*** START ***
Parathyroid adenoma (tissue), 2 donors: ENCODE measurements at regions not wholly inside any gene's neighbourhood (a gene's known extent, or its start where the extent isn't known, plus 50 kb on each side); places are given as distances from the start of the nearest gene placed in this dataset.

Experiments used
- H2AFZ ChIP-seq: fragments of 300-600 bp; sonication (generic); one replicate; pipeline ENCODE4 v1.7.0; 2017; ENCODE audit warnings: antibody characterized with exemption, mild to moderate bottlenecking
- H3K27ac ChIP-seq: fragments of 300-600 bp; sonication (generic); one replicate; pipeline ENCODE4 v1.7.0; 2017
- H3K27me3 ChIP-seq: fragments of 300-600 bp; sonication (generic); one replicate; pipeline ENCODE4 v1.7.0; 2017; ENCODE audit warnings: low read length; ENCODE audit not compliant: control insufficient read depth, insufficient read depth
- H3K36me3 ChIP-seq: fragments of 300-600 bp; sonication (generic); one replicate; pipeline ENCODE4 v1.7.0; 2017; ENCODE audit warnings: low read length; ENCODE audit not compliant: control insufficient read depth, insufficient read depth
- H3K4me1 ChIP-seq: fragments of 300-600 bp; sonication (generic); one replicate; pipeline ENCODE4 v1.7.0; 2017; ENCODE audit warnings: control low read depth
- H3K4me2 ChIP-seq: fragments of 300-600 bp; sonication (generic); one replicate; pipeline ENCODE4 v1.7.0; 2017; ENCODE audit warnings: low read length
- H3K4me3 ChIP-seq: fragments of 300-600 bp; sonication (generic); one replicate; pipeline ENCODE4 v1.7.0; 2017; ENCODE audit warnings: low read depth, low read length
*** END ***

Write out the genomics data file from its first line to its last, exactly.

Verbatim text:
Parathyroid adenoma (tissue), 2 donors: ENCODE measurements at regions not wholly inside any gene's neighbourhood (a gene's known extent, or its start where the extent isn't known, plus 50 kb on each side); places are given as distances from the start of the nearest gene placed in this dataset.

Experiments used
- H2AFZ ChIP-seq: fragments of 300-600 bp; sonication (generic); one replicate; pipeline ENCODE4 v1.7.0; 2017; ENCODE audit warnings: antibody characterized with exemption, mild to moderate bottlenecking
- H3K27ac ChIP-seq: fragments of 300-600 bp; sonication (generic); one replicate; pipeline ENCODE4 v1.7.0; 2017
- H3K27me3 ChIP-seq: fragments of 300-600 bp; sonication (generic); one replicate; pipeline ENCODE4 v1.7.0; 2017; ENCODE audit warnings: low read length; ENCODE audit not compliant: control insufficient read depth, insufficient read depth
- H3K36me3 ChIP-seq: fragments of 300-600 bp; sonication (generic); one replicate; pipeline ENCODE4 v1.7.0; 2017; ENCODE audit warnings: low read length; ENCODE audit not compliant: control insufficient read depth, insufficient read depth
- H3K4me1 ChIP-seq: fragments of 300-600 bp; sonication (generic); one replicate; pipeline ENCODE4 v1.7.0; 2017; ENCODE audit warnings: control low read depth
- H3K4me2 ChIP-seq: fragments of 300-600 bp; sonication (generic); one replicate; pipeline ENCODE4 v1.7.0; 2017; ENCODE audit warnings: low read length
- H3K4me3 ChIP-seq: fragments of 300-600 bp; sonication (generic); one replicate; pipeline ENCODE4 v1.7.0; 2017; ENCODE audit warnings: low read depth, low read length